Taking the Bait
By Natalie van Hoose - Published May 18, 2015
Entomologist Grzegorz Buczkowski holds a beaker of dry hydrogel crystals (left) and the same volume of crystals after they have absorbed water (right).(Photo by Tom Campbell)
Water-storing crystals known as hydrogels can effectively
deliver pesticide bait to invasive Argentine ants, quickly decimating a colony.
Pesticide sprays and baits are common tactics for managing pest
ants. But sprays can have little long-term impact and carry environmental costs
such as chemical contamination of soil and water sources. Baits also present
challenges: Ants prefer liquid food to solids, rendering granular baits less
appetizing. But liquid baits can be difficult and costly to dispense, maintain
and clean up.
Entomologist Grzegorz Buczkowski and fellow
researchers tested the ability of hydrogels—crystals that can absorb 300 times
their dry weight in water—to deliver liquid bait to invasive ants. They found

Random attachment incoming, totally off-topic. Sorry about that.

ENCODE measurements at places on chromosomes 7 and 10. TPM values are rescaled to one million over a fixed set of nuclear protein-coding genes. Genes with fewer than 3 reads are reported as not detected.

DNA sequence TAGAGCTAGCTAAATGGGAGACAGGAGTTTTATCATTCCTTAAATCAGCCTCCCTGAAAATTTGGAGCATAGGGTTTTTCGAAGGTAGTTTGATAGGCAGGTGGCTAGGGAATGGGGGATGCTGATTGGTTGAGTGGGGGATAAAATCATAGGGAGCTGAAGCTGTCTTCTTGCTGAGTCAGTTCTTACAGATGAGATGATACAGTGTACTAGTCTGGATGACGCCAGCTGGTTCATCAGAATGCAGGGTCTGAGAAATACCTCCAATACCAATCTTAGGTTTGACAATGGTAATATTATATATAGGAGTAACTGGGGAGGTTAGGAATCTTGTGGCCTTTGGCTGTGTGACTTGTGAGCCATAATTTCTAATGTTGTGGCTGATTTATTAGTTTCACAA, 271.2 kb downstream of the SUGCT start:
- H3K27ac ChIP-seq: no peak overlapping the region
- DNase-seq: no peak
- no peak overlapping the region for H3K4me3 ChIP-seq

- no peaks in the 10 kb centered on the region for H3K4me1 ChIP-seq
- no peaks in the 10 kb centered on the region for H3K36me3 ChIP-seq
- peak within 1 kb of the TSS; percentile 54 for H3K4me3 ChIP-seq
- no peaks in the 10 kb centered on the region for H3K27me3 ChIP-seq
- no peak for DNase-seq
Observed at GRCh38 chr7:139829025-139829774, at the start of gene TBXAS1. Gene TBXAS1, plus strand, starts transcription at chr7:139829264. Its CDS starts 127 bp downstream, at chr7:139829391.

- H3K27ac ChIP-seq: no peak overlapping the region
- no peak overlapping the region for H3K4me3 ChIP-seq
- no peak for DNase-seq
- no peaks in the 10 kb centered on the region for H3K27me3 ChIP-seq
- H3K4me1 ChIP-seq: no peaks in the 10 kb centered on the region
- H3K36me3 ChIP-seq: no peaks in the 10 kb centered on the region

that hydrogels saturated with a small amount of the chemical thiamethoxam
dissolved in sugar water reduced the Argentine ant population in an orchard by
about 94 percent in two weeks.
"When you drop hydrogels on the ground next to a colony, the
ants really go crazy. It's like a big party," Buczkowski said. "This has great
potential for managing invasive ants in other agricultural systems and natural
environments. You could treat a whole vineyard using hydrogels."
Argentine worker ants feed on hydrogels saturated with sugar water.(Photo by Tom Campbell)
Hydrogels also offer the advantage of selectively targeting
ants, unlike sprays, which can kill beneficial insects such as bees and
butterflies as well as pests.
Hydrogel baits offer novel way to manage invasive ants